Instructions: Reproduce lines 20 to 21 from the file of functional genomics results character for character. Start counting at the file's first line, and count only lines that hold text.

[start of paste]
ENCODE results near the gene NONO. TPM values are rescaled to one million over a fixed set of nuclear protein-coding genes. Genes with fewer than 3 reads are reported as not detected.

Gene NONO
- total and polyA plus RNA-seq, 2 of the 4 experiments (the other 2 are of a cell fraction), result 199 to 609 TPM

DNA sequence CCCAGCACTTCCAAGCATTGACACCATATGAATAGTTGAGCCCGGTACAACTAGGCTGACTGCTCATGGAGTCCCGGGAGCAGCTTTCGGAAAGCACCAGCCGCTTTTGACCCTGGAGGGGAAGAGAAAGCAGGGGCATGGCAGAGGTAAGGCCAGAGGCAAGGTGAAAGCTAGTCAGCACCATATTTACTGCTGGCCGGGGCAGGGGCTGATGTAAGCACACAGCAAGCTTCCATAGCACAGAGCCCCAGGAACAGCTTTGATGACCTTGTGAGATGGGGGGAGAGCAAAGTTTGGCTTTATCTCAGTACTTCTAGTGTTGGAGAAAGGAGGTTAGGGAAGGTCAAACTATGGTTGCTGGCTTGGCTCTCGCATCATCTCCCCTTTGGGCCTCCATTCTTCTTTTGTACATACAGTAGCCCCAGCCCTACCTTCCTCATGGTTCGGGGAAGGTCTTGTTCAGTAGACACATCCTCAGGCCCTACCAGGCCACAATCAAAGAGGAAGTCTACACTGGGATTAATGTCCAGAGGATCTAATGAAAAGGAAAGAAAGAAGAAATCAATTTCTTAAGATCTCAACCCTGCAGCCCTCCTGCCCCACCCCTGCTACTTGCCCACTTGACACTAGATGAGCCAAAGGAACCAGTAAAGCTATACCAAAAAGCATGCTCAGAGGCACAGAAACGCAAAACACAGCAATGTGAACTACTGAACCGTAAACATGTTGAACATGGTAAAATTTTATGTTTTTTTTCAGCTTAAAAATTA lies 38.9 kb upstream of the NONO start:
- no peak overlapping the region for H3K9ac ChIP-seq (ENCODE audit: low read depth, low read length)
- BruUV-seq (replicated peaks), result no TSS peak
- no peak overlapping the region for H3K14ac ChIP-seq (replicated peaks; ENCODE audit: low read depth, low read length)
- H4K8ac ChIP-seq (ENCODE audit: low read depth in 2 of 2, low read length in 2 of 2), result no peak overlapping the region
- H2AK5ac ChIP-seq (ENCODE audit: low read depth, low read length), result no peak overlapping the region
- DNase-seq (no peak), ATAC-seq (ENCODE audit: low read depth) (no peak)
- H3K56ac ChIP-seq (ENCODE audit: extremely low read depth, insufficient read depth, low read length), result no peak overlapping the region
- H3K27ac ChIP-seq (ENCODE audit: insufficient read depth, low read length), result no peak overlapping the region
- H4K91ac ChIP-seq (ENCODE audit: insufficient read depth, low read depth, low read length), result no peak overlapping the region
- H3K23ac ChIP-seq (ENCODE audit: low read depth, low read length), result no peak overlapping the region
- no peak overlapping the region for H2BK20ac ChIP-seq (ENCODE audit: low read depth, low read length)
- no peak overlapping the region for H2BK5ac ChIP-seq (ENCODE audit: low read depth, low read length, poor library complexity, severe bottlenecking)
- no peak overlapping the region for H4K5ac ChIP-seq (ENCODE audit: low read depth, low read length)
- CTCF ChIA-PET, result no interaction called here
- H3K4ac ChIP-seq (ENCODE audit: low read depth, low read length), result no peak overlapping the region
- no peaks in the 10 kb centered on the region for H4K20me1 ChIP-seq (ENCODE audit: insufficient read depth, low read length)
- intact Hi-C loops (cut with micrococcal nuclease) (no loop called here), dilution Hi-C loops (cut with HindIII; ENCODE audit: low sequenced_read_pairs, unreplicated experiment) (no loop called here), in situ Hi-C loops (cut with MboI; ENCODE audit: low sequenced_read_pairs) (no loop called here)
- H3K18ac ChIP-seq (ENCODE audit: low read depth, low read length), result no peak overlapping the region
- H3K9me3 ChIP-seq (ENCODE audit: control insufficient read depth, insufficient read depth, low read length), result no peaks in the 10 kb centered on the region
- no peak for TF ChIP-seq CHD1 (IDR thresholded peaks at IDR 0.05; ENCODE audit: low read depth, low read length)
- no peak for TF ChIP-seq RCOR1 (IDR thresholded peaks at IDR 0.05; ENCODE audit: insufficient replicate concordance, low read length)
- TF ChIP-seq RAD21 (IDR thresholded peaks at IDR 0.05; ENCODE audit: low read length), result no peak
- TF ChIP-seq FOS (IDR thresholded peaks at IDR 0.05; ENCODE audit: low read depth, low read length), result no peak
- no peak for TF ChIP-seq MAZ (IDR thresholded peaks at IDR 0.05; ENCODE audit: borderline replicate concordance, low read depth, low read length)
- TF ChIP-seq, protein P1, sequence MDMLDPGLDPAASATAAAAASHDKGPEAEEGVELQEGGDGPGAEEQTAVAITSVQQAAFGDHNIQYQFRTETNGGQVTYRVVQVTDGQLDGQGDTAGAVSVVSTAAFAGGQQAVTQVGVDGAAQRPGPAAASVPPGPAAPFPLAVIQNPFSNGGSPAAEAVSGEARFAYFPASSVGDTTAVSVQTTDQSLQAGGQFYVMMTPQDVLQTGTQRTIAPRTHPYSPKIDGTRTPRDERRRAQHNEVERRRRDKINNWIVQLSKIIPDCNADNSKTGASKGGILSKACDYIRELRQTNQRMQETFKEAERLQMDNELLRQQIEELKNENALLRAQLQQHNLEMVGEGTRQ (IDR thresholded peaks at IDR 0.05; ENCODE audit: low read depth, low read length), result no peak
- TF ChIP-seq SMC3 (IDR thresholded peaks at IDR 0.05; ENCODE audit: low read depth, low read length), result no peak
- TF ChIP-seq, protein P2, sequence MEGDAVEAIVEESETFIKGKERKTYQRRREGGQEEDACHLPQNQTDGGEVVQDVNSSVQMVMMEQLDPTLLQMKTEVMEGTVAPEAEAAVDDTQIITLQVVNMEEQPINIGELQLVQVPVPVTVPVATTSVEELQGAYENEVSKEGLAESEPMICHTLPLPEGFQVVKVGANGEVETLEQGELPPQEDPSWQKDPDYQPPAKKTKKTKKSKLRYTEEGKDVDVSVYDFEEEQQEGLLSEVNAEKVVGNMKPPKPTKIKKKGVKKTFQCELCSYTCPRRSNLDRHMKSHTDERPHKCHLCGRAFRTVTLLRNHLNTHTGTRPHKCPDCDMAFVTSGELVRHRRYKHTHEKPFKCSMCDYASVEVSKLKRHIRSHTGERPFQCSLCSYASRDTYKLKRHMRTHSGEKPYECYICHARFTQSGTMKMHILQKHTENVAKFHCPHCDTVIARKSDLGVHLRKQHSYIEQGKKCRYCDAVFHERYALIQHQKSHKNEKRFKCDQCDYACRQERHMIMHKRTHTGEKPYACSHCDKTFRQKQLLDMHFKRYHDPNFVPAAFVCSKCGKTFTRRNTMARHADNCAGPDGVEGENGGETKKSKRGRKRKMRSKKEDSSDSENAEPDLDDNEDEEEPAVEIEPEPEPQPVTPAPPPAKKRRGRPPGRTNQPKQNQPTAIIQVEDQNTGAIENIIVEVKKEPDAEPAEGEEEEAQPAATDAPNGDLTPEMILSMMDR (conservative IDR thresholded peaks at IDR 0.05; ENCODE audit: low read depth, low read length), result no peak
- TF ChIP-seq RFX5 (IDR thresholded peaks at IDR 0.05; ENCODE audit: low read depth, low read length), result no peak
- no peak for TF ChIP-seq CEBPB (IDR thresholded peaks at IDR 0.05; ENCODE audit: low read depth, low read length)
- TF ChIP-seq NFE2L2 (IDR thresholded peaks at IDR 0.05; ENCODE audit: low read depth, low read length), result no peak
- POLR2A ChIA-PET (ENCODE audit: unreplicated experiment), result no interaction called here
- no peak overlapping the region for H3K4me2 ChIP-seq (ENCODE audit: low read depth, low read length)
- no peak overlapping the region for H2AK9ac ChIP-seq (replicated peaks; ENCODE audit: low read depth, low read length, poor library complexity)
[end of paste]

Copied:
- no peaks in the 10 kb centered on the region for H4K20me1 ChIP-seq (ENCODE audit: insufficient read depth, low read length)
- intact Hi-C loops (cut with micrococcal nuclease) (no loop called here), dilution Hi-C loops (cut with HindIII; ENCODE audit: low sequenced_read_pairs, unreplicated experiment) (no loop called here), in situ Hi-C loops (cut with MboI; ENCODE audit: low sequenced_read_pairs) (no loop called here)